12. SteveD(TX)

    SteveD(TX) Well-Known Member

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    Don has some good points. A storage container makes a good, secure, water-tight and vermin-proof place to store your tools and other valuables. And I let my neighbors know that I have some wildlife cams and other devices around. So far (after 4 years), no problems (except for those pesky trespassing neighbors hunting on part of my land a couple of months ago).
     
  13. marvella

    marvella Well-Known Member

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    from my feminine perspective, i want water first!! LOL!! i can do without electric, but i want water to wash with.:)
     
  14. marvella

    marvella Well-Known Member

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    i agree.

    your best bet is to spend as much time as possible actually living ON the place. camping is an excellent way to do this. invest in a good water proof tent and tarps, and an air mattress. the rest you can make do with from home. the land itself will tell you what goes where. by being there as much as possible, you will soon notice which way the sun hits in in all seasons, and tims of day, which place is the warmest in winter, and what parts of the house you want to be there. you will see how the water runs off after a heavy rain, and avoid planting your garden there. or your well. or your basement. or your septic. or your driveway. stuff like that. you can try and plan ahead all you like, and it is fun to do. but if you mean for this place to be a permanent home, you will be a lot happier with it 20 years down the road, if you take the time to learn these things before you actually build anything.

    my .02.
     
  15. willow_girl

    willow_girl Very Dairy

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    Just a word of caution: while high ground is good, there are other factors that go into deciding whether a site "perks" (percolates). For instance, soil with a lot of clay in it may not perk!

    Here's what I would recommend doing, in order:

    1. Figure out where you want to put the house.

    2. Find out if there's a charge to get electricity in and make sure you can afford it. (This could affect where you decide to build.)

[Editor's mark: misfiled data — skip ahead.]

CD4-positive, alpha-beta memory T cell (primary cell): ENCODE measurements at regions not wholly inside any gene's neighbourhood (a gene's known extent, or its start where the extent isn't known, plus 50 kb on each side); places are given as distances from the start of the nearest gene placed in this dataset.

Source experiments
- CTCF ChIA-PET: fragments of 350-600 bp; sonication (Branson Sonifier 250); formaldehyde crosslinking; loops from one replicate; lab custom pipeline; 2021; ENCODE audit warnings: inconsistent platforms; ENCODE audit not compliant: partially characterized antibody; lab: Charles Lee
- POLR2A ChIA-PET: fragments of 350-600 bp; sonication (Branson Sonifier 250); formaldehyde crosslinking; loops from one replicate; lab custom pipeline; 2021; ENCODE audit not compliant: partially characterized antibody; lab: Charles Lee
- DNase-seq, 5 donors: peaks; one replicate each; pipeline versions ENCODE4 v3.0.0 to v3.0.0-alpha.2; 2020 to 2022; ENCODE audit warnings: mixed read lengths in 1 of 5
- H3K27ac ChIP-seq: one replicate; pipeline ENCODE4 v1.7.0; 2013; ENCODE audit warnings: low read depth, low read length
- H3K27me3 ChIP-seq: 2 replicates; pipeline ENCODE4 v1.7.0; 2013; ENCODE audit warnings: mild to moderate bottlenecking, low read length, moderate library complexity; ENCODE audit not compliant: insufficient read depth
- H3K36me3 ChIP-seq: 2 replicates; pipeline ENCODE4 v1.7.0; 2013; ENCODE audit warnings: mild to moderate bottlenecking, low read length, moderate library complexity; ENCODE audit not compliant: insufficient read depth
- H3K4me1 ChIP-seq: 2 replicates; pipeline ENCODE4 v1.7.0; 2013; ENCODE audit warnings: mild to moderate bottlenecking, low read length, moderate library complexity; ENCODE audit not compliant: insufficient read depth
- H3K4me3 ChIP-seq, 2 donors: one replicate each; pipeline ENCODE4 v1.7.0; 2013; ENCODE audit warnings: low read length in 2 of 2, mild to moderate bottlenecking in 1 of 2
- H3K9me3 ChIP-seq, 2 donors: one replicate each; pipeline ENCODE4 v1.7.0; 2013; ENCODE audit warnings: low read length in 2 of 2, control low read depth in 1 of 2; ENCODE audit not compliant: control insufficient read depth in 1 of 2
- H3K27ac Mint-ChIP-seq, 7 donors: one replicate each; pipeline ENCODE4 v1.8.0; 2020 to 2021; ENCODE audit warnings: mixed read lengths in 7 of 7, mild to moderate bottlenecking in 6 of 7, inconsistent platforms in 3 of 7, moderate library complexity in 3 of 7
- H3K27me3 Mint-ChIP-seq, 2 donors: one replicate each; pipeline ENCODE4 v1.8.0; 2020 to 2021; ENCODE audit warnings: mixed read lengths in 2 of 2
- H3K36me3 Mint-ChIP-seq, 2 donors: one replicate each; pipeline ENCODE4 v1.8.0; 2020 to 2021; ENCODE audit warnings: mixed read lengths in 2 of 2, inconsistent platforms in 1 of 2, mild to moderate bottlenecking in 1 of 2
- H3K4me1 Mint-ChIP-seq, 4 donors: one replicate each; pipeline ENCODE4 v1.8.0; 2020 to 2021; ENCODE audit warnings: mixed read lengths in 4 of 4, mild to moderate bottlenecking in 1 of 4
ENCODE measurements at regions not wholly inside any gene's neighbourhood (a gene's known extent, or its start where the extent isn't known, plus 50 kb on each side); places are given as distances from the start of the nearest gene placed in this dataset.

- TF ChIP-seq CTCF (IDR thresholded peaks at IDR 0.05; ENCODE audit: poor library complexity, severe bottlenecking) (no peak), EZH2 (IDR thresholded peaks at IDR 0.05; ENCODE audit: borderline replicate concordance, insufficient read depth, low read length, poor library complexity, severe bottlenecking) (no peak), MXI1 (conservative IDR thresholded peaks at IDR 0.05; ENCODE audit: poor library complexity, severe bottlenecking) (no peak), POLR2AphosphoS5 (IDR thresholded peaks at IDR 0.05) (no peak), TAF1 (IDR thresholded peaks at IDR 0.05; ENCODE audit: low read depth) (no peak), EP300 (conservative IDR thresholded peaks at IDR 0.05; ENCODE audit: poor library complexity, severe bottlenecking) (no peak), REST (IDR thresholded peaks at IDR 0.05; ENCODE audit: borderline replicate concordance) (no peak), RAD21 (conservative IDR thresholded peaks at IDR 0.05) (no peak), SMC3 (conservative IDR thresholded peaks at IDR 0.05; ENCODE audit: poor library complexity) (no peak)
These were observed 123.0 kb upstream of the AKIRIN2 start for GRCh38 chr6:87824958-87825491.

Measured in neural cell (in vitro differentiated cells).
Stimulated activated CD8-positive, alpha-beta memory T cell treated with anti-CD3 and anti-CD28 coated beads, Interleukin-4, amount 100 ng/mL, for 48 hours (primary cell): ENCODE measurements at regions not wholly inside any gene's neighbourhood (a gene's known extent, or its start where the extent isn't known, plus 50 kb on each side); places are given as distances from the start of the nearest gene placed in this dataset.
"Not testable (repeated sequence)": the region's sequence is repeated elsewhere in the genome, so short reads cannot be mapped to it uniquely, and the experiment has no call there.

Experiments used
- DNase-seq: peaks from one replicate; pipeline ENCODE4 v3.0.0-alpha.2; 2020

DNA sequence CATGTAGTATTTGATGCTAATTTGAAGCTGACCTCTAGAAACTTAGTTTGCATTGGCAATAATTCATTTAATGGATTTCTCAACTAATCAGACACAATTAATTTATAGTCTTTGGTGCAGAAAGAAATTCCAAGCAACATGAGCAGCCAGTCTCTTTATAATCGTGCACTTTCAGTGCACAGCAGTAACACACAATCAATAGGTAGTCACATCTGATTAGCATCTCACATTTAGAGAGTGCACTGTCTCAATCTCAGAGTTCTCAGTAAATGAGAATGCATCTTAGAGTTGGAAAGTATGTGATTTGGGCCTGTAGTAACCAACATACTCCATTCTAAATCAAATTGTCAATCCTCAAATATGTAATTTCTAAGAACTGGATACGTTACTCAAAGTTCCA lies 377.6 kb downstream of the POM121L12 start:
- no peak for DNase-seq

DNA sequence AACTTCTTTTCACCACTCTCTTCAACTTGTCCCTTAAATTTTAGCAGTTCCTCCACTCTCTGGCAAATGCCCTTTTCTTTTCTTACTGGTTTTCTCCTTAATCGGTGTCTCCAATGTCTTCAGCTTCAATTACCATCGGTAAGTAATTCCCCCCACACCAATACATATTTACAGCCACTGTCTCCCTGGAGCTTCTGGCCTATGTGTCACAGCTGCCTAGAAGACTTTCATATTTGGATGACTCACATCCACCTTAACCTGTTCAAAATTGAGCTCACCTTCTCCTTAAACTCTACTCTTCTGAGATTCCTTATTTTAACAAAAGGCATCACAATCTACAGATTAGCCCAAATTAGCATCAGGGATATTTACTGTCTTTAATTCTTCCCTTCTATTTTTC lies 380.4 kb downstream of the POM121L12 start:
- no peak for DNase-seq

3. Next, find out what your county requires for a septic permit (usually it's a perk test). Have the test done and once it's okayed, get a well driller in.

    In short, make sure you have electricity, water and septic available at your home site BEFORE you start building anything!

    I have been where you're at right now, and it's fun, isn't it?! :)

    (Not sure I'd want to go through ALL that work again, though!) :haha:

    (Well I'm getting kind of long in the tooth to be starting from scratch again.) ;)

    Hubby #2 and I built a pole barn first, put a cement floor in it, insulation, drywall, lights, utility tub and shower stall, and lived in it while we built the house. Afterwards it became his workshop ... worked out real good.
     
  16. Jenn

    Jenn Well-Known Member Supporter

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    I say if they'll survive (ie won't dry up and die or get deer eaten because you aren't there enough) put int your fruit trees and otehr slow to get productive things.
     
  17. MikeD

    MikeD Well-Known Member

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    Somewhere in your design process you might want to take a look at SIP panels for home construction and pre poured concrete foundations. If you WANT to build everything yourself the two may not be for you. IF, however, you want a solid, weathertight, energy efficient shell up fairly quickly I'd recommend taking a look at the two and see just how cost effective they are for you.
     
  18. oz in SC

    oz in SC Well-Known Member

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    Well actually I just talked to a company that sells panelised homes...

    Also talked to a modular home builder about a new line of log cabin style homes.

    Thanks for the replies. :D
     
  19. Maura

    Maura Well-Known Member Supporter

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    Have the land witched for water so you know your choice(s) to put the well. If you drill the well first you will know if you get water on the first try, or the second, or the third... Once you know where the well is you can stake out the rest of the property. Then get a temporary electric, if possible.